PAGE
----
A Day at Germany's Marksburg Castle
Marksburg Castle is the best-preserved medieval fortress in the Rhine River Valley. Sitting high on a hill, the castle has stood guard over the town of Braubach, Germany for over 800-years. Our Marksburg Castle guide includes all the information you will need to enjoy a day at this impressively intact ancient citadel.
Marksburg Castle is the only fort in the Rhine River Valley to look much as it did in the 13th-15th century. In feudal times, the citadel’s thick walls warded off invaders. In more recent history, Marksburg was able to escape the bombs of World War I and II that destroyed so many other structures in Europe. The complex’s Great Hall, kitchen, chapel, and armory are well-preserved slices of medieval life that are open to the public for touring.
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RHINE RIVER CRUISES
The banks of the upper-middle Rhine River has forty castles that sit upon its shores. The area has been designated as a UNESCO World Heritage site. It is estimated that along this stretch of water there is a castle every 2.5 kilometers. Over the centuries many of these bastions fell into disrepair. Some were later reconstructed; others remain in ruins. The Marksburg Castle is unique because it is one of the few compounds that retains much of its original layout and architecture.
WHEN WAS MARKSBURG CASTLE BUILT
Marksburg Castle is first referred to in literature in the year 1231. In the 50 years that followed, it is believed that the castle developed from a nobleman’s fortified home into a proper castle. During this period, the compound was owned by at least two different powerful families who added Romanesque and Gothic elements to the structure’s distinctive foundations.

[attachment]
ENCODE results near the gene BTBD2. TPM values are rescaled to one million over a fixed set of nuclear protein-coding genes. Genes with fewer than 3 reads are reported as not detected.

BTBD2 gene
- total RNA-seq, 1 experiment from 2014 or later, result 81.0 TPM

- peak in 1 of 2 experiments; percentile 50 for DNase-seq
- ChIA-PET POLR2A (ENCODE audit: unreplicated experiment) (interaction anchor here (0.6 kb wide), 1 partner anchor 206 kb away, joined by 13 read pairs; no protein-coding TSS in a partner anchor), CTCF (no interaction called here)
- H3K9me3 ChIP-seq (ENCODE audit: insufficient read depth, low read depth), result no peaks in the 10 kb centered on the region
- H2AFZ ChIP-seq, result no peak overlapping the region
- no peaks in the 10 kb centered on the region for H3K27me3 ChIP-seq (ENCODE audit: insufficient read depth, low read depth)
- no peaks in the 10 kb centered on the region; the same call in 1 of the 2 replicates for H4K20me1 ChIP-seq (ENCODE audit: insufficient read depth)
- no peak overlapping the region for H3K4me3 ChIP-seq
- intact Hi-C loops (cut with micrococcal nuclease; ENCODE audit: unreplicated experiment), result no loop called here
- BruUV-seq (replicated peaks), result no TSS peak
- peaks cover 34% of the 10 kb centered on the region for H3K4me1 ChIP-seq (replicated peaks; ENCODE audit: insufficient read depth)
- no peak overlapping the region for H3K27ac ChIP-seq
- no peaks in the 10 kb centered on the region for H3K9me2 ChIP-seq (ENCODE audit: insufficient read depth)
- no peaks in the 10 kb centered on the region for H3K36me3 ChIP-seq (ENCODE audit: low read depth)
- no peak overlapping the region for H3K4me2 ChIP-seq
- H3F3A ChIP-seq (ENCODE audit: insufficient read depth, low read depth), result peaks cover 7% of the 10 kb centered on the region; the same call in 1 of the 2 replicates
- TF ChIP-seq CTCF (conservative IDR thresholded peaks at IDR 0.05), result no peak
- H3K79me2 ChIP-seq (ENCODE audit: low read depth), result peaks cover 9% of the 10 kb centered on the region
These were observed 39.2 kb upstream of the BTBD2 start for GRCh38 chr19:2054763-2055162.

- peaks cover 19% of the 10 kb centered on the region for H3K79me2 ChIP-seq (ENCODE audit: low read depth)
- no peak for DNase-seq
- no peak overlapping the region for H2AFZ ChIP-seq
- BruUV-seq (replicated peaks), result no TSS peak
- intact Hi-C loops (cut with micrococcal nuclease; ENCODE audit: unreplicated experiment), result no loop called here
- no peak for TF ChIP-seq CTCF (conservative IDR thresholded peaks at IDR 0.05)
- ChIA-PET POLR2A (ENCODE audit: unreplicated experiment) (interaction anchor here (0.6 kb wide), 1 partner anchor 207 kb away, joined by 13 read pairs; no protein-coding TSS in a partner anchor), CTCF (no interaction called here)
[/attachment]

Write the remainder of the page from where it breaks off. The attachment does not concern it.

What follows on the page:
MARKSBURG CASTLE HISTORY
Over the next few hundred years, the castle continued to change hands. In the late 1400’s, the castle passed to the Landgraves of Hesse who ramped up the its fortifications by adding artillery batteries and ramparts. During the 1800’s, the castle was no longer used as a fort. Instead, it functioned as a home for invalids, a prison, and a barracks for the Prussian army.
By the 1900’s, Marksburg Castle was in poor condition. It was purchased by the German Castle Association, whose mission it is to protect castles. Under the association’s ownership, significant renovations were completed. Due to the association’s preservation, visitors are currently able to tour parts of the original castle such as the Knight’s Hall, kitchen, walkways, and the ancient weapons exhibit.
WHERE IS MARKSBURG CASTLE
Marksburg Casltle is located on the right bank of the Rhine River in Braubach, Germany. Braubach is a lovely village about 13km outside of Koblenz (the nearest city). Braubach is known for its charming old town, and collection of 16th and 17th century half-timbered houses.
HOW TO GET TO MARKSBURG CASTLE
By Plane: Nearest airports are Cologne and Frankfurt.
By Car: From Koblenz or Rudeshiem take the B42. Use the Braubach exit and follow the signs to Marksburg.
By Train or Bus: From Koblenz, a regular schedule of buses and trains run to Braubach. Marksburgh Castle is about a 30-minute walk from the Braubach station. The last bit of the walk is a steep hike up to the castle.